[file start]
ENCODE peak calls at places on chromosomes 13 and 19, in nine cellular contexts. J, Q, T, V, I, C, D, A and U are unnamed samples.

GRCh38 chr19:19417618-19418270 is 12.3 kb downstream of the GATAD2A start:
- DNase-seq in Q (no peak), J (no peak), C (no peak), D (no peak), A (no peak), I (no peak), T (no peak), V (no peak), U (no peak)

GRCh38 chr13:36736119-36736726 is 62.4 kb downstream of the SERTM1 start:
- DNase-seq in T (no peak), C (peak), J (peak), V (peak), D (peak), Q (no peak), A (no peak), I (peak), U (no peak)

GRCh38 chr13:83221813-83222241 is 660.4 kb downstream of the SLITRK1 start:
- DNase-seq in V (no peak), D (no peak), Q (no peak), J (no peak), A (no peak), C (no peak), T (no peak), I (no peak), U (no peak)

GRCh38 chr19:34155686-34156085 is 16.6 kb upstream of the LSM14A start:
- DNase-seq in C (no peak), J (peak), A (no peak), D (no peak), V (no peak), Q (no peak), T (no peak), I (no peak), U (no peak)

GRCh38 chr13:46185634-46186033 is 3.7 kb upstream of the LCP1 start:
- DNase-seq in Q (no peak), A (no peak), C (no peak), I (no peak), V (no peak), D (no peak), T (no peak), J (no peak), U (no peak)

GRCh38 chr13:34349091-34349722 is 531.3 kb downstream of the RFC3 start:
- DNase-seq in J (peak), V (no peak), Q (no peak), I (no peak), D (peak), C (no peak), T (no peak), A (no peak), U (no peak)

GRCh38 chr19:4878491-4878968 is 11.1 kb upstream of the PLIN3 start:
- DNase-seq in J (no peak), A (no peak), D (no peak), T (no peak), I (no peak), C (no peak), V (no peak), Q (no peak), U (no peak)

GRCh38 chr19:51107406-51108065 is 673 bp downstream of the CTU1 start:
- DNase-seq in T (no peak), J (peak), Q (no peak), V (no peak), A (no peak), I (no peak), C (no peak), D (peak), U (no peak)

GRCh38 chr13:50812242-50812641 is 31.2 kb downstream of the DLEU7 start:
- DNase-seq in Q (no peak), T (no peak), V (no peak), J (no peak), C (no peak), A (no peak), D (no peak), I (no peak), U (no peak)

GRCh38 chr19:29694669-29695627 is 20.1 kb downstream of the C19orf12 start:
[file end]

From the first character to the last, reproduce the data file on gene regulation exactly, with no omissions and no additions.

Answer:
ENCODE peak calls at places on chromosomes 13 and 19, in nine cellular contexts. J, Q, T, V, I, C, D, A and U are unnamed samples.

GRCh38 chr19:19417618-19418270 is 12.3 kb downstream of the GATAD2A start:
- DNase-seq in Q (no peak), J (no peak), C (no peak), D (no peak), A (no peak), I (no peak), T (no peak), V (no peak), U (no peak)

GRCh38 chr13:36736119-36736726 is 62.4 kb downstream of the SERTM1 start:
- DNase-seq in T (no peak), C (peak), J (peak), V (peak), D (peak), Q (no peak), A (no peak), I (peak), U (no peak)

GRCh38 chr13:83221813-83222241 is 660.4 kb downstream of the SLITRK1 start:
- DNase-seq in V (no peak), D (no peak), Q (no peak), J (no peak), A (no peak), C (no peak), T (no peak), I (no peak), U (no peak)

GRCh38 chr19:34155686-34156085 is 16.6 kb upstream of the LSM14A start:
- DNase-seq in C (no peak), J (peak), A (no peak), D (no peak), V (no peak), Q (no peak), T (no peak), I (no peak), U (no peak)

GRCh38 chr13:46185634-46186033 is 3.7 kb upstream of the LCP1 start:
- DNase-seq in Q (no peak), A (no peak), C (no peak), I (no peak), V (no peak), D (no peak), T (no peak), J (no peak), U (no peak)

GRCh38 chr13:34349091-34349722 is 531.3 kb downstream of the RFC3 start:
- DNase-seq in J (peak), V (no peak), Q (no peak), I (no peak), D (peak), C (no peak), T (no peak), A (no peak), U (no peak)

GRCh38 chr19:4878491-4878968 is 11.1 kb upstream of the PLIN3 start:
- DNase-seq in J (no peak), A (no peak), D (no peak), T (no peak), I (no peak), C (no peak), V (no peak), Q (no peak), U (no peak)

GRCh38 chr19:51107406-51108065 is 673 bp downstream of the CTU1 start:
- DNase-seq in T (no peak), J (peak), Q (no peak), V (no peak), A (no peak), I (no peak), C (no peak), D (peak), U (no peak)

GRCh38 chr13:50812242-50812641 is 31.2 kb downstream of the DLEU7 start:
- DNase-seq in Q (no peak), T (no peak), V (no peak), J (no peak), C (no peak), A (no peak), D (no peak), I (no peak), U (no peak)

GRCh38 chr19:29694669-29695627 is 20.1 kb downstream of the C19orf12 start: